Referring once again to the theme verse of Romans 1:16-17, the just life lived by faith is not only the best life to live in this present world, as it avoids the adverse consequences of 1:18-32, it is also the life that will benefit us most for eternity. The word translated “soul” here is the Greek word psuche, which is translated “life” about half the time and “soul” the other half, and simply means a living human.

There are three primary Greek root words translated “life” (noun) or “live” (verb):

Psuche: the root for our word psyche appears 105 times in scripture and is translated “soul” about half the time and “life” the other half (occasionally along with “mind” or “heart”). Depending on context it refers to our time on earth or an aspect of the human makeup that includes our conscious reality.

Bios: the root for our word biology is translated life, living and “good” and is used to refer to the means and activities of living, like our word “livelihood” – the activities by which we stay alive and derive meaning from daily existence (Example 1 John 2:16).

Zoe: the root of our word zoology and zoo is almost always translated “life” and refers to the quality of life experience, the quality of our spiritual experience of life (Example: John 3:16).

Continuing the sentence beginning in 2:5, Paul repeats the notion of a positive reward for living a life pointed at pleasing God by living a life of service to others. In 2:7 the reward is eternal life, a life experience that is completely fulfilling (eternal life is a gift when received as well as a reward when experienced, as made clear in Galatians 6:8 and Timothy 6:12). Here the reward is glory, honor, and peace from God. In 2:7 glory and honor from God is what a believer is seeking to obtain by patiently continuing to do good, in verse 10 glory and honor is bestowed, along with peace.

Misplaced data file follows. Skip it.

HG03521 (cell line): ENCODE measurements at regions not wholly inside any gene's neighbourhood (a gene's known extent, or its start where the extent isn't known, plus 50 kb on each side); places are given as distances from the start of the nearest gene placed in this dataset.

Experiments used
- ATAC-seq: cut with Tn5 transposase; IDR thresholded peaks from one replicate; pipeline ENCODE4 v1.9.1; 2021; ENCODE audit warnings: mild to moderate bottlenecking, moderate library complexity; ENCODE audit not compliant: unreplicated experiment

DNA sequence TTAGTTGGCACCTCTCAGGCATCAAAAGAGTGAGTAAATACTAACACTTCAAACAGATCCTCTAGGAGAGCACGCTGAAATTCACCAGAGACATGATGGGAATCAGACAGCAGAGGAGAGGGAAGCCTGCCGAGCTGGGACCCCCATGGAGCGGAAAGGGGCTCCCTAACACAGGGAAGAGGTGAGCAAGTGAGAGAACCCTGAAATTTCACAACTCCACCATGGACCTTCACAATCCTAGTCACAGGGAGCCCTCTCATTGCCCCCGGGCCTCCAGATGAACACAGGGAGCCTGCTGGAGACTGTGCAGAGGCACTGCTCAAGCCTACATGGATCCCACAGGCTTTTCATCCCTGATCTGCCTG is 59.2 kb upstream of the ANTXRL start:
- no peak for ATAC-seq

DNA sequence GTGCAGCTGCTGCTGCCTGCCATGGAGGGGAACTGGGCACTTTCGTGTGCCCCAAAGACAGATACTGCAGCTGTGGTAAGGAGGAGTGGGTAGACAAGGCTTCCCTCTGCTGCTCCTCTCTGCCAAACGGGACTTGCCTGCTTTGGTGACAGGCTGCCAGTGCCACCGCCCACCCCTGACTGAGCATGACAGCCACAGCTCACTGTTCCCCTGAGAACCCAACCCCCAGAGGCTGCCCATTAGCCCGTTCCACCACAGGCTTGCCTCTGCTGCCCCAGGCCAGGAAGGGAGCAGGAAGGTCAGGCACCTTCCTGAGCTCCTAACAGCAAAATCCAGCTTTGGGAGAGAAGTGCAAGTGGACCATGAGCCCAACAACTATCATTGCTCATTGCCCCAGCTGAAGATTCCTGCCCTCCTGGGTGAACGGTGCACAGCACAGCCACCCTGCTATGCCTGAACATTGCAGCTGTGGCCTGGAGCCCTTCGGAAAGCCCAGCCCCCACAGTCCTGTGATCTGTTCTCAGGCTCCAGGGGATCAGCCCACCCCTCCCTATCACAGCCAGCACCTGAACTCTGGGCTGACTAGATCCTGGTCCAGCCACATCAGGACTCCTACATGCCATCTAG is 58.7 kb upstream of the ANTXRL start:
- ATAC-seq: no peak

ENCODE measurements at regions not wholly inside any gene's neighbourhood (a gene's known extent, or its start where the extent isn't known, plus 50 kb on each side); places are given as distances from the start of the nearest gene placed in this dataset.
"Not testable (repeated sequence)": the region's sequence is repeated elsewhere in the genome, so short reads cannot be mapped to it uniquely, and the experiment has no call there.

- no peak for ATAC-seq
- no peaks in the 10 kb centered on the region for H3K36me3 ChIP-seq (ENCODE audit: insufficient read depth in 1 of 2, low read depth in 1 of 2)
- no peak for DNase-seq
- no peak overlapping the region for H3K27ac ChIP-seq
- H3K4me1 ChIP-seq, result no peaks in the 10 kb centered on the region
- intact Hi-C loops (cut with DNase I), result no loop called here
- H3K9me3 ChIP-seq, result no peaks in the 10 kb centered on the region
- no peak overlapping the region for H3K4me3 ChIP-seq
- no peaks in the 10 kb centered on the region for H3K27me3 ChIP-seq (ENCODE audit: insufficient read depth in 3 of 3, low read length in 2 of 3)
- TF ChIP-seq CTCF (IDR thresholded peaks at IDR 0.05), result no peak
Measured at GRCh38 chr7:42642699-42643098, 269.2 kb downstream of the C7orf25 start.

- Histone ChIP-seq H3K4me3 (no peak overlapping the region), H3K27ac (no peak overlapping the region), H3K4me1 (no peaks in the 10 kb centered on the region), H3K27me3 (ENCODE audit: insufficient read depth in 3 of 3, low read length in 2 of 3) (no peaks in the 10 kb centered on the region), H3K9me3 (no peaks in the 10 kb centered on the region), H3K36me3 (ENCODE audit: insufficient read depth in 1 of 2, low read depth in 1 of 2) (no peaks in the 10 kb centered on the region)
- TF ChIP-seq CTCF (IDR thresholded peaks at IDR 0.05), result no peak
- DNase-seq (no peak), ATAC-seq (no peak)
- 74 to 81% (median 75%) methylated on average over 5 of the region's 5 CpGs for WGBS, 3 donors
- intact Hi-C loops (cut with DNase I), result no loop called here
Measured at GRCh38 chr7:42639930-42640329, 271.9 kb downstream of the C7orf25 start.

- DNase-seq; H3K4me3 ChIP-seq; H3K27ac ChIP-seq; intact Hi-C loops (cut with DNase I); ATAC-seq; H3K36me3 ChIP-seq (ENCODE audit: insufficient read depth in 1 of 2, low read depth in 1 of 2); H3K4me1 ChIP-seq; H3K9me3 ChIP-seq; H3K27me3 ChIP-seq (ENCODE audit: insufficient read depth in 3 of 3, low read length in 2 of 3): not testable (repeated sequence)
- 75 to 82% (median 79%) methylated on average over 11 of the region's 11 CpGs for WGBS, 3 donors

There is a difference between 2:7 and 2:10 that is also interesting. In 2:7 the believer seeks glory and honor from God along with “immortality” or “incorruption.” In 2:10 God grants His glory and honor but in place of immortality, “peace.” This is the same word used by Jesus in John 14:27 where He pronounces His peace upon the disciples in place of fear. Since Paul tells us to approach the Judgment of Christ with great fear (as in 2 Corinthians 5:10-11), it is of great comfort to know that one of the rewards for a life lived for God is His peace.

Loving and serving others is a lot of trouble, and requires a daily sacrifice of setting aside self. In 2:5-10 God makes abundantly clear that such living not only avoids extremely negative consequences that attend a self-seeking life, but also accumulates eternal benefits that transcend anything we can even imagine.

In 2:10 the Apostle Paul makes clear that every human will stand before God and be judged for the deeds he or she did while on earth, and uses the phrase “to the Jew first and also to the Greek.” This seems to indicate the Jews will be judged first. However, the main point here is that everyone will be judged using the same approach. God will not play favorites. In fact, Jesus states in Luke 13:48 that to whom much is given, much will be required. So, since the Jews have much, as we shall see in 3:1-3, their standard might be higher. But God will not play favorites, even so.

Biblical Text

9 There will be tribulation and distress for every soul of man who does evil, of the Jew first and also of the Greek, 10 but glory and honor and peace to everyone who does good, to the Jew first and also to the Greek. 11 For there is no partiality with God.